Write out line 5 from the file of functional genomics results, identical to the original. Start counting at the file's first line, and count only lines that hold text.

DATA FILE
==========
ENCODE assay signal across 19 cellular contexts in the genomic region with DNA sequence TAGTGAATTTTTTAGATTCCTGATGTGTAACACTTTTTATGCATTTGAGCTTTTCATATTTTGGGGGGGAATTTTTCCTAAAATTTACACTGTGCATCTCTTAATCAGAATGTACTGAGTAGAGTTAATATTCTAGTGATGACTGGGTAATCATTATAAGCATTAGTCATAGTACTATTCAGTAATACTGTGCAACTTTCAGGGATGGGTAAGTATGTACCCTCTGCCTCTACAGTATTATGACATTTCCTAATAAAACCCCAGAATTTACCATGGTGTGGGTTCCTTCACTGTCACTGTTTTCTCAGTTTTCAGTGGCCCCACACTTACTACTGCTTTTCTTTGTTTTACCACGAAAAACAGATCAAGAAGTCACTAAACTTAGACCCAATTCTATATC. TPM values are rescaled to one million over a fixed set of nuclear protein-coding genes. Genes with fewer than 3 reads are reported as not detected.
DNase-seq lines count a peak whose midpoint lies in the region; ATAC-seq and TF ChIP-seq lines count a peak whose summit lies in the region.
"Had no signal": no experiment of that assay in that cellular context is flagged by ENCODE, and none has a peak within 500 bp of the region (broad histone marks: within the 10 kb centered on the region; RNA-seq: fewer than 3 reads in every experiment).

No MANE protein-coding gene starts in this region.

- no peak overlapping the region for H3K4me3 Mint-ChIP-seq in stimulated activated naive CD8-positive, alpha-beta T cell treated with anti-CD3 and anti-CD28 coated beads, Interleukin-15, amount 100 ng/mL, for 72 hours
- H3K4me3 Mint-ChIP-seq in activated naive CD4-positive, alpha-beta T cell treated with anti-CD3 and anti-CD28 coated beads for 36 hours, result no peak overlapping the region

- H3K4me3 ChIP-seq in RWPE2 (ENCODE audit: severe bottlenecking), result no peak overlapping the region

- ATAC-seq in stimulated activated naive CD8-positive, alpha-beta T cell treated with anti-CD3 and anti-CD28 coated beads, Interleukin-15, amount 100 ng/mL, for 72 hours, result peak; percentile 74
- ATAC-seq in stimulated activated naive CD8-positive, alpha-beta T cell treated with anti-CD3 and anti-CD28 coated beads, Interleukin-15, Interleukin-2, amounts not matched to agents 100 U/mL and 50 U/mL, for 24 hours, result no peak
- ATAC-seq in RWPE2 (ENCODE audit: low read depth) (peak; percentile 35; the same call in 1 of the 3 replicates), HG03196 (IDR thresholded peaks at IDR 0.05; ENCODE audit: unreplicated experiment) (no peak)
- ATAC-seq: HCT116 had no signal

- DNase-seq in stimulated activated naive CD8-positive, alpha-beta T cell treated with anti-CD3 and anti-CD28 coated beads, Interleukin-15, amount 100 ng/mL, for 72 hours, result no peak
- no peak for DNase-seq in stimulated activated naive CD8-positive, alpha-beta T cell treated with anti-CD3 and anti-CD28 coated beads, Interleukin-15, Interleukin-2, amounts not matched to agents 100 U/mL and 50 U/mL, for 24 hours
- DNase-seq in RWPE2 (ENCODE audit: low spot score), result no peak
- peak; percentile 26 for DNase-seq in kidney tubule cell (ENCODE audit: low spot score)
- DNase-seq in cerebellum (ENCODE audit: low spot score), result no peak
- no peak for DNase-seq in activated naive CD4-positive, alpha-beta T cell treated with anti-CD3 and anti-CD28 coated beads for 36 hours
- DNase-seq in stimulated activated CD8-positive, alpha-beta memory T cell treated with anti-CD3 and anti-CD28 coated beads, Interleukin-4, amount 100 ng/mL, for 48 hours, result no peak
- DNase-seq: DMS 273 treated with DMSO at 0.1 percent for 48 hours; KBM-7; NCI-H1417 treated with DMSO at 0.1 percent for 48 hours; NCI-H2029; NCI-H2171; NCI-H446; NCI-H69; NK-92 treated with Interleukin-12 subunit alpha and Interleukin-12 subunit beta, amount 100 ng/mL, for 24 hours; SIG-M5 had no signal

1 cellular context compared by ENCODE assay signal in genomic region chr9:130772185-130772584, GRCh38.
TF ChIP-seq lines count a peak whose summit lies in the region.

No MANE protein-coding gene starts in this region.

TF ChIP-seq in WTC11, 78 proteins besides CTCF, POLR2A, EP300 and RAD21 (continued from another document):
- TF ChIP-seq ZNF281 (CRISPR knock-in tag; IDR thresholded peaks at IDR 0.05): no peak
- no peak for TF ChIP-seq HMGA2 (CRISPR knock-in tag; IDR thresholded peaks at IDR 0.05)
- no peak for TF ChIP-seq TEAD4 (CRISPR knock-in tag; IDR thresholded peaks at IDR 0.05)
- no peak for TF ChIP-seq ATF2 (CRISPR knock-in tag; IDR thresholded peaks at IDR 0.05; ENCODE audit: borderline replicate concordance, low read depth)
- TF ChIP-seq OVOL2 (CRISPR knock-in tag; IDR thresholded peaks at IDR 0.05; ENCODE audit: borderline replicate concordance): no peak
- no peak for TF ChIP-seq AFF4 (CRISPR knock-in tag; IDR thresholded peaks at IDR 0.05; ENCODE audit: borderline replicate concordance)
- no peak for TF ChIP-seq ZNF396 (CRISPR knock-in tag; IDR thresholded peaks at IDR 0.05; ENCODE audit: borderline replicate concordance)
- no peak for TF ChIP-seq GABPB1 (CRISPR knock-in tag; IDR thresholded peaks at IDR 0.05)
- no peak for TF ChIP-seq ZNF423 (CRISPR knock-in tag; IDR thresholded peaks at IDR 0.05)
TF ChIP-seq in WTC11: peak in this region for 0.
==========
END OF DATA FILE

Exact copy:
- no peak overlapping the region for H3K4me3 Mint-ChIP-seq in stimulated activated naive CD8-positive, alpha-beta T cell treated with anti-CD3 and anti-CD28 coated beads, Interleukin-15, amount 100 ng/mL, for 72 hours